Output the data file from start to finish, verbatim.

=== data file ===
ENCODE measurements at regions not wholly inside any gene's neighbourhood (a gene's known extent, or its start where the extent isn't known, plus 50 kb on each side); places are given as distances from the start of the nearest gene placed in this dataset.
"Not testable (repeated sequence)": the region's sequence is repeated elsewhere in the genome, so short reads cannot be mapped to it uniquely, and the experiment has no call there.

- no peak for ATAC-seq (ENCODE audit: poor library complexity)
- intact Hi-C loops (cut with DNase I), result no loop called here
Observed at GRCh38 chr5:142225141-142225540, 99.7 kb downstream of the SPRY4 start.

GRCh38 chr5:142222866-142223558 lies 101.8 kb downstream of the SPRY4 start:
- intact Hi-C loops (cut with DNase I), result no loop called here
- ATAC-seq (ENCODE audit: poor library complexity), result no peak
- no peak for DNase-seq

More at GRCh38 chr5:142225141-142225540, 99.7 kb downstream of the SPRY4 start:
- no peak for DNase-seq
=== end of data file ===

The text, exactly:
ENCODE measurements at regions not wholly inside any gene's neighbourhood (a gene's known extent, or its start where the extent isn't known, plus 50 kb on each side); places are given as distances from the start of the nearest gene placed in this dataset.
"Not testable (repeated sequence)": the region's sequence is repeated elsewhere in the genome, so short reads cannot be mapped to it uniquely, and the experiment has no call there.

- no peak for ATAC-seq (ENCODE audit: poor library complexity)
- intact Hi-C loops (cut with DNase I), result no loop called here
Observed at GRCh38 chr5:142225141-142225540, 99.7 kb downstream of the SPRY4 start.

GRCh38 chr5:142222866-142223558 lies 101.8 kb downstream of the SPRY4 start:
- intact Hi-C loops (cut with DNase I), result no loop called here
- ATAC-seq (ENCODE audit: poor library complexity), result no peak
- no peak for DNase-seq

More at GRCh38 chr5:142225141-142225540, 99.7 kb downstream of the SPRY4 start:
- no peak for DNase-seq